Every word handwritten

It has been a few months since I posted – I have been so busy! We went to Mexico in April and had an amazing 11 nights away in paradise, drinking and eating anything we wanted. The heat made me feel SO good –since 2012, I found it really difficult to socialise and meeting new people scared the hell out of me; I really shocked myself (and Daniel) as I talked to so many different people without feeling super self conscious!

I didn’t do too much whilst I was there as I didn’t want to push my body and make myself poorly. Since being back, we have socialised every weekend with friends or family and we have been to Wales twice. This last weekend, Daniel climbed Snowdon for The Pituitary Foundation, raising over £1,200 in the process. It is something that I would really liked to have done, but my mobility is still pretty rubbish! I can’t even express how proud I am of him, he continues to help me each and every day and I genuinely don’t know what I would do without him. He’s taken on the role of Ambassador for The Pituitary Foundation, he’s done countless speeches, he’s the Charity Rep for his business area at Lloyds and we will both be running a Friends of Rotary group, supported and backed by Rotary International to raise awareness and make change in the community. His passion and determination is amazing and I can’t thank him enough for doing all of this as well as looking after me.

The rest of the time, I have been thinking long and hard about a new career path that is more suited to my “new” brain and body. Initially, I was more concerned about my physical appearance over my mental health. However, I know that I won’t ever be stick thin, I have to accept that my body won’t return to how it was before due to all of the damage that cushing’s did and the fact that I am on lifelong medication as well as having other health issues. I am who I am and I need to learn to love myself.
Mentally, this journey is the hardest thing I have ever faced. After my surgery, I ran away from my thoughts and tried to block out feeling low. I’ve now grown to accept that cushing’s and subsequent adrenal insufficiency can really affect your mental health and anxiety. Rather than take tablets that the GP gave me, I am trying to self heal. I’m not hiding from how I feel anymore and it’s good to talk. I try my best to smile and if something is bothering me, I deal with it. It’s absolutely normal for cushing’s patients to feel alone, it’s a very lonely illness and you often end up spending years fighting against medical professionals and even family and friends.
It’s taken a lot of adjusting since my surgery and now it’s been confirmed that my brain has physically changed shape, so I will find it very difficult to concentrate for the rest of my life and it’s likely that I may suffer from dementia at an early age as well as my life expectancy decreasing. I’ve almost accepted that, even though I do get a little emotional when I really think about it. My dream was to go into education and try to inspire people; however, that’s now virtually impossible, so I am still exploring other options.
I think it’s incredibly difficult to deal with your body and mind changing so much and knowing they’ll never return to what they were before. I’ve been left with so many hormonal issues, meaning that I will have to rely on medication for the rest of my life just to function each day and knowing that I may be infertile is a tough pill to swallow. Every single day, I am learning new things about myself and no two days are the same; some days I wake up and feel great and focussed but most I wake up feeling like my body has been set in concrete and my brain is full of dust.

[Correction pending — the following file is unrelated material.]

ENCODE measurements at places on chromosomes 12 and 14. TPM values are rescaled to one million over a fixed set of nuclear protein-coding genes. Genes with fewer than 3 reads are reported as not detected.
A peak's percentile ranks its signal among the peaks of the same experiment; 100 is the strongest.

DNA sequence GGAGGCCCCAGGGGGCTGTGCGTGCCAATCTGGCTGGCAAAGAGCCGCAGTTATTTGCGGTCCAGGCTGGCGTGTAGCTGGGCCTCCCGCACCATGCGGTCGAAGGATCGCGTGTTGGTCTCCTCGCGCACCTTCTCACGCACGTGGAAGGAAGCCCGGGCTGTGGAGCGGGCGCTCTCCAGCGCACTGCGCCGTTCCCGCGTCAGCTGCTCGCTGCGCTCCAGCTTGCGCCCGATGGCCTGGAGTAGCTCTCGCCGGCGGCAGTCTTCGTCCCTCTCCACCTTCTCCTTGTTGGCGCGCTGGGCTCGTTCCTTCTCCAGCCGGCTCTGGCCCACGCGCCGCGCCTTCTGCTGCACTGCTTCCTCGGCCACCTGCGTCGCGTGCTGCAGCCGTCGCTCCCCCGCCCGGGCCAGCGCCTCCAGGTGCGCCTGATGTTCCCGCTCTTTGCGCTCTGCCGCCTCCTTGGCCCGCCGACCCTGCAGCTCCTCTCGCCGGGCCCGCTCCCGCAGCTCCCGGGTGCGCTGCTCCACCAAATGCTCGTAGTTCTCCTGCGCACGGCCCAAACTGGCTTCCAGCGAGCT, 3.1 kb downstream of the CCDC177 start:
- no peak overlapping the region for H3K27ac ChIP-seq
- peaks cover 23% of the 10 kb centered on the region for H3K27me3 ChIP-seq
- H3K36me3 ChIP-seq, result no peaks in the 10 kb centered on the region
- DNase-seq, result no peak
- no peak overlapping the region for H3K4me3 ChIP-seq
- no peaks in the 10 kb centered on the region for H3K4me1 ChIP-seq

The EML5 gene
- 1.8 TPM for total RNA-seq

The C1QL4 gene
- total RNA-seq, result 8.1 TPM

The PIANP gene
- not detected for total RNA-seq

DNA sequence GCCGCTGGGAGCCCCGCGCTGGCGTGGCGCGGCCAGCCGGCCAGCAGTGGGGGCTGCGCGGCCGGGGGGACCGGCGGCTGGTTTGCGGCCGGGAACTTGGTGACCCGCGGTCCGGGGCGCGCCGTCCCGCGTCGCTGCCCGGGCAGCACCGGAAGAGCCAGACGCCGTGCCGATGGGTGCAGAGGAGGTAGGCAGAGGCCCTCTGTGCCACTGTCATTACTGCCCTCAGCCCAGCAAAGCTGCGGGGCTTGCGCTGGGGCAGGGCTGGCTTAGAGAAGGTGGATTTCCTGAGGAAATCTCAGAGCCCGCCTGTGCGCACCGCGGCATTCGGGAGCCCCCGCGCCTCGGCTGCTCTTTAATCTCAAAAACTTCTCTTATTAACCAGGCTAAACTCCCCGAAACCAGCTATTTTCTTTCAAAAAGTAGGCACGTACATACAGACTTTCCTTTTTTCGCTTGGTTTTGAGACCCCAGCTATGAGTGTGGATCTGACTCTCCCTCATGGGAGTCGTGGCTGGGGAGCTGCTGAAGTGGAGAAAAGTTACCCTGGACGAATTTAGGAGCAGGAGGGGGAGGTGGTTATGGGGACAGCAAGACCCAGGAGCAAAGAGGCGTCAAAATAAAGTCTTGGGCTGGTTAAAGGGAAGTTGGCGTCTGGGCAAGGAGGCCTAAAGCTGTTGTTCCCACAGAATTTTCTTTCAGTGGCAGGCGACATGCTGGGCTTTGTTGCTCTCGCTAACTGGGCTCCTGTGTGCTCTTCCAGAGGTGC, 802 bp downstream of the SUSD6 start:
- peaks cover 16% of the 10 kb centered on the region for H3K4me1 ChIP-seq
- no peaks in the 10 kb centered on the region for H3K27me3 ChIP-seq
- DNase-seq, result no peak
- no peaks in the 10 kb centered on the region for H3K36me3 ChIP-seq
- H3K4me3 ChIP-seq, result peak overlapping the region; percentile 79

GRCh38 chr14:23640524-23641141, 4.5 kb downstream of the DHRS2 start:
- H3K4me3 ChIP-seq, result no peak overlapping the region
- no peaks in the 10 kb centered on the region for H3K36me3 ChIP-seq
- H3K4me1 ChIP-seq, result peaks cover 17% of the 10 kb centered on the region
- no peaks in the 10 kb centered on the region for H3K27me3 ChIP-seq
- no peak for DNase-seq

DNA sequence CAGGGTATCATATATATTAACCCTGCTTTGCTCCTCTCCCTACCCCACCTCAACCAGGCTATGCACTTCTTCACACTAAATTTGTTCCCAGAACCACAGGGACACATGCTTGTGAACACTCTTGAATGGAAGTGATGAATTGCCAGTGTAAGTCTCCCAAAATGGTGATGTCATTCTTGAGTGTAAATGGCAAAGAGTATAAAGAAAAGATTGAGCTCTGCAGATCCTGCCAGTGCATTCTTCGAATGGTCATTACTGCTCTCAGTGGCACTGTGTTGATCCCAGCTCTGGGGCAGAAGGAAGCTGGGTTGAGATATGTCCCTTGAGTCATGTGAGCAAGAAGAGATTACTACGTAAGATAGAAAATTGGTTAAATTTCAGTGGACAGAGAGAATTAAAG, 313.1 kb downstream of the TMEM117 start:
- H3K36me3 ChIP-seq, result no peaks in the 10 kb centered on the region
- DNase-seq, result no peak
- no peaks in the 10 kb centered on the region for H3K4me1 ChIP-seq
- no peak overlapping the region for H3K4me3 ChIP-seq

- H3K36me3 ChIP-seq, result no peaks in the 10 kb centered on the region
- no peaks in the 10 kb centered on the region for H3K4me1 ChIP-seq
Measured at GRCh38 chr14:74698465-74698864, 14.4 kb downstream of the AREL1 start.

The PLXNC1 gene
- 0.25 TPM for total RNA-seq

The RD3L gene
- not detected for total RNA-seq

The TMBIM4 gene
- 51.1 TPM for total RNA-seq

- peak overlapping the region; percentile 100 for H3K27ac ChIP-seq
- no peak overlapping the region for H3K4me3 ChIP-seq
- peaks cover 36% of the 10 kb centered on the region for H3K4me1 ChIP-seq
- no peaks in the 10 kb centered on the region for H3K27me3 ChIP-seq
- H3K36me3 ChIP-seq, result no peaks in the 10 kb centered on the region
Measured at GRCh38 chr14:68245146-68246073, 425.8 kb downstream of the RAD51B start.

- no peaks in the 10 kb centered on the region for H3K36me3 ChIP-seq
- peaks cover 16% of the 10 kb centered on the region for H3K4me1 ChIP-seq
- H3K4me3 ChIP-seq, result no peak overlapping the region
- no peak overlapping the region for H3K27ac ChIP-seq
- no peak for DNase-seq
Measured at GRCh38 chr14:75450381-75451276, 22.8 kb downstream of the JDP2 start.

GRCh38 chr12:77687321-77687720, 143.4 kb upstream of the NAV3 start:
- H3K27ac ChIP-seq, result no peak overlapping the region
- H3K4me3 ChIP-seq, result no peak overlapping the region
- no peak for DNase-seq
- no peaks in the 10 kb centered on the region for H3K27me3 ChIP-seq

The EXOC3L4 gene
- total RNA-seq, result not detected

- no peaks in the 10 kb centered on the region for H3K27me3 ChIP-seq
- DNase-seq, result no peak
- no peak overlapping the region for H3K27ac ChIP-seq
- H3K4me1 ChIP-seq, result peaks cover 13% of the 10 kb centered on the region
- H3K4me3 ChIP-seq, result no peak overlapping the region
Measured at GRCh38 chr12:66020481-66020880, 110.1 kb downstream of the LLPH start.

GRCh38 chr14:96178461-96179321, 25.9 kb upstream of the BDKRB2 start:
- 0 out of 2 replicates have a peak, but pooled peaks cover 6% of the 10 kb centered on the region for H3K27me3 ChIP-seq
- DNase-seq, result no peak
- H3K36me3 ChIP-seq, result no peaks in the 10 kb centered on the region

It makes me incredibly sad that I can’t work like I used to, I can’t travel alone and that I can’t guarantee how I will feel day to day. BUT, I am so grateful to still be on this beautiful earth and I have learnt so many life lessons since May 2017.

It’s now only 3 weeks until we go to Kos again and I can’t wait. I feel so lucky to be going on my 3rd foreign holiday in just 9 months and it does make me realise how far I have come in such a short space of time. Life is a gift and I know for a fact that I used to take it for granted before I became poorly. I know that the last 6 years, I have overcome challenges that many people won’t ever have to deal with in their lifetime and I don’t think I give myself enough credit. This journey has definitely taught me that I am capable of so much more than I assume and that there really is no point caring about what others think. I live each day for ME, if I have a few days feeling like crap, that doesn’t matter, because I am still here, this is my new life and my second chance, so make the most of it. I

I have had absolutely terrible brain fog over the last week or so, so apologies if this isn’t very well written but I felt like I needed to write today!

As always, thank you so much for making an effort to keep up with my story. As I have mentioned before, I am not a medical professional, so I can’t give anyone who is pre or post diagnosis or surgery, any medical advice – I CAN be a listening ear and I can relate.

I’ll try write again before I go away.

A x

  May 2018 — May 2017

6 thoughts on “Every word handwritten

  1. dawn says:

    I don’t know what to say Amy, each time I read your blog I feel the emotion in your words and I always have a tear in my eye. I also feel like jumping up and cheering you on . Go go Amy !!!
    You are so inspiring and have great strength of character. I know your mum and Dave are so very proud of you, and so the should be . You are a star xxxx

    Like

  2. Gary morrell says:

    We met this amazing couple in Mexico. The best words to describe Amy is beautiful a real fighter and nothing short of inspirational. Keep up the good work you too. Xx

    Liked by 1 person

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